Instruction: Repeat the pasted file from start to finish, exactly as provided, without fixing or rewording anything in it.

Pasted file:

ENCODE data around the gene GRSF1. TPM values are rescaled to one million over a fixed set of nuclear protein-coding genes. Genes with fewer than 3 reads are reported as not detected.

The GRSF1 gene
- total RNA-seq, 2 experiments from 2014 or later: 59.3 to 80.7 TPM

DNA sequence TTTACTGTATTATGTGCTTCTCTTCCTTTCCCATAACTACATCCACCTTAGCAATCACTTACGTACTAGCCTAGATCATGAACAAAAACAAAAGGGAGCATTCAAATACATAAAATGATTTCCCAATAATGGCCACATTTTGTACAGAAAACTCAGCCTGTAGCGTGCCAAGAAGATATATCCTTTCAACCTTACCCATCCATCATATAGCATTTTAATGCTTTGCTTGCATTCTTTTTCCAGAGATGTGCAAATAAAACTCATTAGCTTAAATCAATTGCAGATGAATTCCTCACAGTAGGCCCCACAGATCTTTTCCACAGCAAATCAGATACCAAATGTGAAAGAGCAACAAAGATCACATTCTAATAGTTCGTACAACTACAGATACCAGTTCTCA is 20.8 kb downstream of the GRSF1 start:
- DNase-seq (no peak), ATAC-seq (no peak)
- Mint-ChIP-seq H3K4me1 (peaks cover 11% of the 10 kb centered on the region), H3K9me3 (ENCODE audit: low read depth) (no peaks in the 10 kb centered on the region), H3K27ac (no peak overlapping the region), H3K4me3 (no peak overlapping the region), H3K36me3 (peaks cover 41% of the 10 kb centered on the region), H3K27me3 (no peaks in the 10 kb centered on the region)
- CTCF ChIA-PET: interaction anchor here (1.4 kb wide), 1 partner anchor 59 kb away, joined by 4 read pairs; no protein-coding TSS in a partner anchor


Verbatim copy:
ENCODE data around the gene GRSF1. TPM values are rescaled to one million over a fixed set of nuclear protein-coding genes. Genes with fewer than 3 reads are reported as not detected.

The GRSF1 gene
- total RNA-seq, 2 experiments from 2014 or later: 59.3 to 80.7 TPM

DNA sequence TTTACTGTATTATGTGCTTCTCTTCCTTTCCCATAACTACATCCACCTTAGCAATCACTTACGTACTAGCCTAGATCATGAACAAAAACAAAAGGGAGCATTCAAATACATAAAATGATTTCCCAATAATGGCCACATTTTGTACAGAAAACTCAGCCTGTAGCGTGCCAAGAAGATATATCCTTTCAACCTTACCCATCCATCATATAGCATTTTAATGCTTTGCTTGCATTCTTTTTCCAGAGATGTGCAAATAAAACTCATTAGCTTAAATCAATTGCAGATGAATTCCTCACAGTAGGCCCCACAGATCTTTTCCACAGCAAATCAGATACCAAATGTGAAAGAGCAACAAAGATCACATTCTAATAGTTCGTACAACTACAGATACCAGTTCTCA is 20.8 kb downstream of the GRSF1 start:
- DNase-seq (no peak), ATAC-seq (no peak)
- Mint-ChIP-seq H3K4me1 (peaks cover 11% of the 10 kb centered on the region), H3K9me3 (ENCODE audit: low read depth) (no peaks in the 10 kb centered on the region), H3K27ac (no peak overlapping the region), H3K4me3 (no peak overlapping the region), H3K36me3 (peaks cover 41% of the 10 kb centered on the region), H3K27me3 (no peaks in the 10 kb centered on the region)
- CTCF ChIA-PET: interaction anchor here (1.4 kb wide), 1 partner anchor 59 kb away, joined by 4 read pairs; no protein-coding TSS in a partner anchor